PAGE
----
so here's to google maps! and to technology, for being more fun in its accuracy. maps, paper maps, are solid friends, and they'll always have. place in my saddlebag. they bring the order of absolute place. they ask from you, but they give a lot--know where you are, and from these points, you can olace yourself as an insignificant dot in a preordained scale , granular or sweeping. maps are what ask you to be responsible, to keep track, to understand the world beyond you. they are the sure hand tht's been there before.
google maps is a little tipsy, but the best chance you've got, and is saying, come on, man. i swear there's a road here. i got an algorithm, man, and it says there's a road right here--and then points straight into the bushes. google maps asks you to fly in the face if all things reasonable or logical; it asks you to surrender the sense of relational knowledge for the benefit of instant information and direction that does not make any more sense than the information on all sides of it. when you look at the phone, you are not looking around where you are. all the information you need is the blue dot, the little shy arrow pointing in the direction you're facing. (which is utterly miraculous in my mind. to think that they know, if all things, which way your phone is pointing. ) you surrender every bit of where am i for two statements: i am here and i need to go this way.
and yet i love using my phone to navigate precisely because of how unreliable it is. google maps has sent me into marshes; into private property; once, almost into a river. twice in the south of france i followed my phone down a narrow lane that dissolved into n unpaved road, and when the fabled left turn came, i pivoted and saw pure underbrush, with the faintest tyremark through the grass.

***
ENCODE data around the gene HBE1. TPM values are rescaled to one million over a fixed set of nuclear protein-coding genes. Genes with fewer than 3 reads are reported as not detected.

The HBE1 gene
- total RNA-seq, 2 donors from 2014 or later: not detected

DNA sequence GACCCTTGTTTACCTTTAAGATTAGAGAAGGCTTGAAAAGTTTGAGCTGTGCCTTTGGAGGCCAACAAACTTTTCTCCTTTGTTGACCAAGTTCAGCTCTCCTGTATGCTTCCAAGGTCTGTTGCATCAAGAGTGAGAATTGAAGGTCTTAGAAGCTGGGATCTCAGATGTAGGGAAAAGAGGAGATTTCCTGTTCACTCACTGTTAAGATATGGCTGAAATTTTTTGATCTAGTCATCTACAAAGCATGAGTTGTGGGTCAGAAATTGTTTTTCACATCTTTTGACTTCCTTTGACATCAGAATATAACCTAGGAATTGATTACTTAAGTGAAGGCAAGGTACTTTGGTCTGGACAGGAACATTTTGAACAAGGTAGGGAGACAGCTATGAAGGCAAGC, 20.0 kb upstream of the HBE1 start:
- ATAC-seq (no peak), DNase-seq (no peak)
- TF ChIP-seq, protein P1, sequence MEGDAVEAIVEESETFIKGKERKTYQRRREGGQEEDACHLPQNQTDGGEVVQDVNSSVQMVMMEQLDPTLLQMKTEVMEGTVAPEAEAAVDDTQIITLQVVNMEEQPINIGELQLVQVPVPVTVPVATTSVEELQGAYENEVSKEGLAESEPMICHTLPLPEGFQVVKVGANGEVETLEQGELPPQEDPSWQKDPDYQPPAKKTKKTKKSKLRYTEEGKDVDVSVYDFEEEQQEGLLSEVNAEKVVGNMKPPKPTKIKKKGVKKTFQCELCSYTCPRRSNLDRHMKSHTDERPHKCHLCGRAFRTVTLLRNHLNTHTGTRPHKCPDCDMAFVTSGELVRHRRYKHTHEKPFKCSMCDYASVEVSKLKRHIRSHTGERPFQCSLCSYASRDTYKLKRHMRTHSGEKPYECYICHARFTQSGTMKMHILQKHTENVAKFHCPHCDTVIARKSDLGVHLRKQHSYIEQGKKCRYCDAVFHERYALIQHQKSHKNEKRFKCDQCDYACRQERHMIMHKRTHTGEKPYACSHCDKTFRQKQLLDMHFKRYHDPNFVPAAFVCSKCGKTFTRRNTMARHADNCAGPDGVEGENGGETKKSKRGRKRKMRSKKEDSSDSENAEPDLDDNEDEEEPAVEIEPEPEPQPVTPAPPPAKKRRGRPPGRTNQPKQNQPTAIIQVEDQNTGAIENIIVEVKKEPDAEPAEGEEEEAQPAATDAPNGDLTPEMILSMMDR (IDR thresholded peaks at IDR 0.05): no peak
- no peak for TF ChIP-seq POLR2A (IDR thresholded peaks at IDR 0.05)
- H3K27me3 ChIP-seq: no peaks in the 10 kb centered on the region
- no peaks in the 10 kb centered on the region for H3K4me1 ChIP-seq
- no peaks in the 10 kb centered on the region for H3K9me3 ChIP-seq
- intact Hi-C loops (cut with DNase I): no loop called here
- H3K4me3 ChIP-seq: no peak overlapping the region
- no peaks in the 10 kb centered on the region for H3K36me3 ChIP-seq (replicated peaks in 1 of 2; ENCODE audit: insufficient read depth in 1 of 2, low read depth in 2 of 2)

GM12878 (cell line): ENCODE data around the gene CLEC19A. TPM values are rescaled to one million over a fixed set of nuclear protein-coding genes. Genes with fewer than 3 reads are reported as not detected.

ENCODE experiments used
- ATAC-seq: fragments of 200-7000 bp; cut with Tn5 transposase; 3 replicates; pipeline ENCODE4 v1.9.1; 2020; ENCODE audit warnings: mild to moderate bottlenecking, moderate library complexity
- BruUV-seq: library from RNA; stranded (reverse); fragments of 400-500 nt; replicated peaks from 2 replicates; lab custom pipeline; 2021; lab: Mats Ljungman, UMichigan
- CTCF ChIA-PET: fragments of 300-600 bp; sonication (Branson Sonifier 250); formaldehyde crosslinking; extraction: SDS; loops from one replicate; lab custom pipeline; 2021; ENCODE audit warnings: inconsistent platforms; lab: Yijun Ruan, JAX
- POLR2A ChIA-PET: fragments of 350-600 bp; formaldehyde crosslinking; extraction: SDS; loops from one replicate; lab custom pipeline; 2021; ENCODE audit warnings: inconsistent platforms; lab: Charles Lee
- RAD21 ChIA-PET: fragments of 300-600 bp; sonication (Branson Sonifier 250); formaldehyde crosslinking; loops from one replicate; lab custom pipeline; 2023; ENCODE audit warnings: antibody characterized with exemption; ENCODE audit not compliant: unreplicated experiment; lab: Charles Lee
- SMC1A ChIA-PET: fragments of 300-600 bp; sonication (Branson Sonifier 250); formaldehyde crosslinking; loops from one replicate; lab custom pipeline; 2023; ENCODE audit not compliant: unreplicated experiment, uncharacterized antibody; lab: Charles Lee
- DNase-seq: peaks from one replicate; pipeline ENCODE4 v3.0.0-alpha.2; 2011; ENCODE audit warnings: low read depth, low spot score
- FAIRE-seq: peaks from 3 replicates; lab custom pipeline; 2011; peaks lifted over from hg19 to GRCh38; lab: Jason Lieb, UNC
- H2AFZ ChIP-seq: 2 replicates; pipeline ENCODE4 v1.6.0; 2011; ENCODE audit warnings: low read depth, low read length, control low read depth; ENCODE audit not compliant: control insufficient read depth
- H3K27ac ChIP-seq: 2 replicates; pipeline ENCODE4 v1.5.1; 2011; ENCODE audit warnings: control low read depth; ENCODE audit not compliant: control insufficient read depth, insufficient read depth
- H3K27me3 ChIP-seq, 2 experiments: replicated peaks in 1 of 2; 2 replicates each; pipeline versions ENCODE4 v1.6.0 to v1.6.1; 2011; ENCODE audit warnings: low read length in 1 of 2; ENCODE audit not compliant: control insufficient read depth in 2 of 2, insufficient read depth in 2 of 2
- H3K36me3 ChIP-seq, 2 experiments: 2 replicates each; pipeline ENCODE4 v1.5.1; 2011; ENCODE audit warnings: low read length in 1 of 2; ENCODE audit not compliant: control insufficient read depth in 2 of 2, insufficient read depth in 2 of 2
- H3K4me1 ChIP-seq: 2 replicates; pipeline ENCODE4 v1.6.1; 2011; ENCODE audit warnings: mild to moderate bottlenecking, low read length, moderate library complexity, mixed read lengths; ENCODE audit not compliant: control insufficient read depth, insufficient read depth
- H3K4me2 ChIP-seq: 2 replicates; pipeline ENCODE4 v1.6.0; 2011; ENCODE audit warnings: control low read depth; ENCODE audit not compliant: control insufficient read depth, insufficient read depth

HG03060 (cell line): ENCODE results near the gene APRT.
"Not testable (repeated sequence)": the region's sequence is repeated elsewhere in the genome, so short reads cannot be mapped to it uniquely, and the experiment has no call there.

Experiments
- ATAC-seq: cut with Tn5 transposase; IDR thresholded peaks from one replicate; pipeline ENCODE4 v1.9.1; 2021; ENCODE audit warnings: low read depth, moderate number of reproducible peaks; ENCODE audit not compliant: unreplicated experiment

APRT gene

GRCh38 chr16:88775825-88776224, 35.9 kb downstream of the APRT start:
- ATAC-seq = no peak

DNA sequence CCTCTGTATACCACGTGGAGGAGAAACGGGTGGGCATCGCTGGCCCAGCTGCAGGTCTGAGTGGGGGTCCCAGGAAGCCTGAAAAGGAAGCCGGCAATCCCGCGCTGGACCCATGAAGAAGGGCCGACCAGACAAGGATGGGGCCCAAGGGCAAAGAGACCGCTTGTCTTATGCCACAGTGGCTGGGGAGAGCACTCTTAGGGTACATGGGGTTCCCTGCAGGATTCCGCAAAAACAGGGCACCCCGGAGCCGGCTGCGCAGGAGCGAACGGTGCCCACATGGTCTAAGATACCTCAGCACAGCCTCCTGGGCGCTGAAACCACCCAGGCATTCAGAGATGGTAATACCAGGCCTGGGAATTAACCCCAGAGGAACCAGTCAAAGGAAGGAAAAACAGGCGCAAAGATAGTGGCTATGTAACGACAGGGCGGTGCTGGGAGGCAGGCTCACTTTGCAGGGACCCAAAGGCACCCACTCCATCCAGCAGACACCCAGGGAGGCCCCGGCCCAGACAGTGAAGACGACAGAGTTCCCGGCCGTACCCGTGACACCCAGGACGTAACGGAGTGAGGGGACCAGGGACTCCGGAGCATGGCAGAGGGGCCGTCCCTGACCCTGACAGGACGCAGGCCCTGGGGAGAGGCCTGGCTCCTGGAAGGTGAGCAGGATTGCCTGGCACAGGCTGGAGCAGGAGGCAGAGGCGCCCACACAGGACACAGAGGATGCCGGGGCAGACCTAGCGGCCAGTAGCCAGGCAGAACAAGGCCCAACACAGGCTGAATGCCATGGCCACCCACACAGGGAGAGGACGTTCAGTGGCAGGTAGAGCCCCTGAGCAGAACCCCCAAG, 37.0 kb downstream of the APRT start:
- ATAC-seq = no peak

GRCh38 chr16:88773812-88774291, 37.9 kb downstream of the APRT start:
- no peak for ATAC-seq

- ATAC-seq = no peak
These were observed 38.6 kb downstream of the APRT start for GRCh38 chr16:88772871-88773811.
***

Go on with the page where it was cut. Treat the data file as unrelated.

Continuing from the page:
i went anyway. i always go. getting lost is the miracle of travelling somewhere new--especially on a bike--and google maps is the perfect enabler, both incredible tool and reliable screwup. it has failed to get me to my hosts on time, accurately schedule travel, ir sanely interpret the notion of what a passable road is. but google maps has also placed me in the path of a harrier hawk flaring open its wings at sunset; has forced me into the arms of many unexpecting French bakers after a hungry fifteen-k detour; has found me perfectly paved, smooth roads at sunset, when the grass went on honeycoloured through the fields. iam not saying maps do not do this. but like the drunk friend who sometimes stumbles, as if by chance, into some miraculous place in the middle of things, it sent me somewhere i would have gone to if i had known the full context of my going.
if i had only followed my map, i would have gotten there. and reliably, too--on well-practiced roads that go through many towns, and which have existed long enough to be deemed worthy of mapping. but it would have been less surprising, and strange; and perhaps less fun. better to be lost and singing than true and silent, no?